In 2011, the earth’s human population surpassed seven billion and for—the first time in history—the majority of humans live in cities. These demographic shifts have registered an impact; great minds have been weighing in on appropriate responses and several forums have emerged inviting mass participation in that effort. These efforts all straddle the (dot) org / (dot) com divide and reflect a belief in the wisdom of crowds.
Design and Innovation consultants at IDEO created OpenIDEO, a online platform for creative exchange about the great challenges of our time, including the question of How might we restore vibrancy in cities and regions facing economic decline? The challenge themes—Create Connections, Empower Youth, Design for Well-being, Amplify Citizen Voices, Re-purpose Spaces, Foster Local Identity, and Enable Entrepreneurship—resonate strongly with the goals of 5M Place Works. The quality of the proposals emerging in the concepting phase is exciting as our the precedents the site is collecting. Check out the beautiful Wynwood Walls in Miami.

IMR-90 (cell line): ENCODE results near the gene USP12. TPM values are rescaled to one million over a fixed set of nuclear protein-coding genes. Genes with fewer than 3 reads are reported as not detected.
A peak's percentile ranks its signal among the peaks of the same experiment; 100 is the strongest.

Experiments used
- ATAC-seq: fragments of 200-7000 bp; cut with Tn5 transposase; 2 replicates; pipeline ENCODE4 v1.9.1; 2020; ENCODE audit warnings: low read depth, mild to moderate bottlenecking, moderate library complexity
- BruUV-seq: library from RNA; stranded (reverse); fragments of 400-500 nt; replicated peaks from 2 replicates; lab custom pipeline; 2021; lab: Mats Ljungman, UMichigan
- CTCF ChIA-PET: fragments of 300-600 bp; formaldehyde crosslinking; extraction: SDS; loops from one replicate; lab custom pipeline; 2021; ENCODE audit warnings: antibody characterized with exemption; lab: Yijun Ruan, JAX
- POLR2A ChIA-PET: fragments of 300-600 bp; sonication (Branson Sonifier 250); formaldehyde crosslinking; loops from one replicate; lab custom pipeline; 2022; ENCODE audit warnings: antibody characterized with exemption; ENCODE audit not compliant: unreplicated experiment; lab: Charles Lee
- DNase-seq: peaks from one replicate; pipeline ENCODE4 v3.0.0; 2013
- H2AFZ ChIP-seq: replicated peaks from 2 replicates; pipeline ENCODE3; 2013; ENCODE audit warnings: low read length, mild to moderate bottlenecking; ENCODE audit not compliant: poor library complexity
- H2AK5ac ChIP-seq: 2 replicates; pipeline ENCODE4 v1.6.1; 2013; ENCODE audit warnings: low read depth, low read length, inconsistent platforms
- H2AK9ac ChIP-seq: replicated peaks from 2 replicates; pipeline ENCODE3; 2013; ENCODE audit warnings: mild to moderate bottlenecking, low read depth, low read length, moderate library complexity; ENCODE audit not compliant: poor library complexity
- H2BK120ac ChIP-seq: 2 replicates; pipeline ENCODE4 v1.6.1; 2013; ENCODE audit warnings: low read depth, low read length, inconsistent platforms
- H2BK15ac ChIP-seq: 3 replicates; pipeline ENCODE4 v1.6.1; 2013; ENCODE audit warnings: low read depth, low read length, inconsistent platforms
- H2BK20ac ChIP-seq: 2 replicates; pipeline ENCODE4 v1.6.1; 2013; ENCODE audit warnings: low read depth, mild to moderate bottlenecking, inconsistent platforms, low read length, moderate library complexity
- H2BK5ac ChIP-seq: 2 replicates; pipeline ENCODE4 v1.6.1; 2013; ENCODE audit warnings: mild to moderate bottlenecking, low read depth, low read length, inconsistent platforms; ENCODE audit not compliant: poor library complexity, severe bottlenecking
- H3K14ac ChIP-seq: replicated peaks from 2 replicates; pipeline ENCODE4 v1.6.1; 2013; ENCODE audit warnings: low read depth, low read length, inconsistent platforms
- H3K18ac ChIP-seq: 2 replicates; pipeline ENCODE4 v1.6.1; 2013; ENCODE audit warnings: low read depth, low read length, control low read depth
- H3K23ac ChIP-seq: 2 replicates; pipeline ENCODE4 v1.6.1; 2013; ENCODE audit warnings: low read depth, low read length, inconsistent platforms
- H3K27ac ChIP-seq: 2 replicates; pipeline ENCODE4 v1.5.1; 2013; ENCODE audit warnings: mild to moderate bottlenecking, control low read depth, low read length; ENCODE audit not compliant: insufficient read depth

The project is featured in the pilot of HERE COMES THE NEIGHBORHOOD, a Short-Form Docuseries exploring the power of Public Art and innovation to uplift and revitalize urban communities.
Almost simultaneous to the OPENIDEO challenge, the great minds at TED invited the public at large to offer solutions to a similarly broad query by awarding their prestigious annual 2012 TED prize to the “idea” of City 2.0, the city of the future and calling for the ignition of a “massive collaborative project.” Ideas registered here: A [now closed] conversation on TED.com: If you could make a wish on behalf of The City 2.0, what would it be?.
On still another scale, The Institute for Urban Design of New York City—in collaboration with the U.S. Department of State’s Bureau of Educational and Cultural Affairs (ECA) invites submissions for an exhibition documenting crowd-sourced placemaking actions to be held at Venice Architecture Biennale, under the heading “Spontaneous Interventions: Design Actions for the Common Good.” The exhibition will document, in their words, “a nascent movement of designers acting on their own initiative to solve problematic urban situations, creating new opportunities and amenities for the public. Provisional, improvisational, guerrilla, unsolicited, tactical, temporary, informal, unplanned, participatory, open-source—these are just a few of the words that have been used to describe this growing body of work.”
This further references the trend of crowd-sourced interventions catalogued variously as Participatory, DIY, and Tactical Urbanism.
These three initiatives that along with ArtPlace and many others speak to the convergence of energy towards creative and participatory placemaking in U.S. cities, to which 5M Place Works will contribute.